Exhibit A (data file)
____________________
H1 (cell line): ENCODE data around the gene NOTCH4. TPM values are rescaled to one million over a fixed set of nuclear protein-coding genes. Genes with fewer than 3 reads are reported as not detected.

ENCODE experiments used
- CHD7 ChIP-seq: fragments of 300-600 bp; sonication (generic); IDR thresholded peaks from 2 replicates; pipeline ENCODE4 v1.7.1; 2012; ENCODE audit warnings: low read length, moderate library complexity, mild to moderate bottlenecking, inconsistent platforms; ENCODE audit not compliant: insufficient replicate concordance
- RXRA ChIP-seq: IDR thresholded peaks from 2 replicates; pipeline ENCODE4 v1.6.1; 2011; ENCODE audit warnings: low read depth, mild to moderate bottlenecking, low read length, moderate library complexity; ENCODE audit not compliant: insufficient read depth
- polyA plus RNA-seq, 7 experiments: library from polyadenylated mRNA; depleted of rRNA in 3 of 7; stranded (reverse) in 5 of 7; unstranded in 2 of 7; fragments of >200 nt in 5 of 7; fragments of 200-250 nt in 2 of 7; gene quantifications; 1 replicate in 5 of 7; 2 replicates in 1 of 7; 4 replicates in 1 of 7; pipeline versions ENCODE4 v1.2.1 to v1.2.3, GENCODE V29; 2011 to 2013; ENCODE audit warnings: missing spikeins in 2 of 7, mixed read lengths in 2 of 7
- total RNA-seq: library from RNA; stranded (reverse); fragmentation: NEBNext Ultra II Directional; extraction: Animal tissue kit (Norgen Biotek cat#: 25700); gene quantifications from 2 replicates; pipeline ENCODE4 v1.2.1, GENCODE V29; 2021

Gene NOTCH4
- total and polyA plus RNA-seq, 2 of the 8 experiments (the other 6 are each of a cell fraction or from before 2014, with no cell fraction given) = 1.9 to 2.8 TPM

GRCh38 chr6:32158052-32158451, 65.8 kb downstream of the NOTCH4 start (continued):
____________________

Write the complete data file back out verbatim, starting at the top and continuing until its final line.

H1 (cell line): ENCODE data around the gene NOTCH4. TPM values are rescaled to one million over a fixed set of nuclear protein-coding genes. Genes with fewer than 3 reads are reported as not detected.

ENCODE experiments used
- CHD7 ChIP-seq: fragments of 300-600 bp; sonication (generic); IDR thresholded peaks from 2 replicates; pipeline ENCODE4 v1.7.1; 2012; ENCODE audit warnings: low read length, moderate library complexity, mild to moderate bottlenecking, inconsistent platforms; ENCODE audit not compliant: insufficient replicate concordance
- RXRA ChIP-seq: IDR thresholded peaks from 2 replicates; pipeline ENCODE4 v1.6.1; 2011; ENCODE audit warnings: low read depth, mild to moderate bottlenecking, low read length, moderate library complexity; ENCODE audit not compliant: insufficient read depth
- polyA plus RNA-seq, 7 experiments: library from polyadenylated mRNA; depleted of rRNA in 3 of 7; stranded (reverse) in 5 of 7; unstranded in 2 of 7; fragments of >200 nt in 5 of 7; fragments of 200-250 nt in 2 of 7; gene quantifications; 1 replicate in 5 of 7; 2 replicates in 1 of 7; 4 replicates in 1 of 7; pipeline versions ENCODE4 v1.2.1 to v1.2.3, GENCODE V29; 2011 to 2013; ENCODE audit warnings: missing spikeins in 2 of 7, mixed read lengths in 2 of 7
- total RNA-seq: library from RNA; stranded (reverse); fragmentation: NEBNext Ultra II Directional; extraction: Animal tissue kit (Norgen Biotek cat#: 25700); gene quantifications from 2 replicates; pipeline ENCODE4 v1.2.1, GENCODE V29; 2021

Gene NOTCH4
- total and polyA plus RNA-seq, 2 of the 8 experiments (the other 6 are each of a cell fraction or from before 2014, with no cell fraction given) = 1.9 to 2.8 TPM

GRCh38 chr6:32158052-32158451, 65.8 kb downstream of the NOTCH4 start (continued):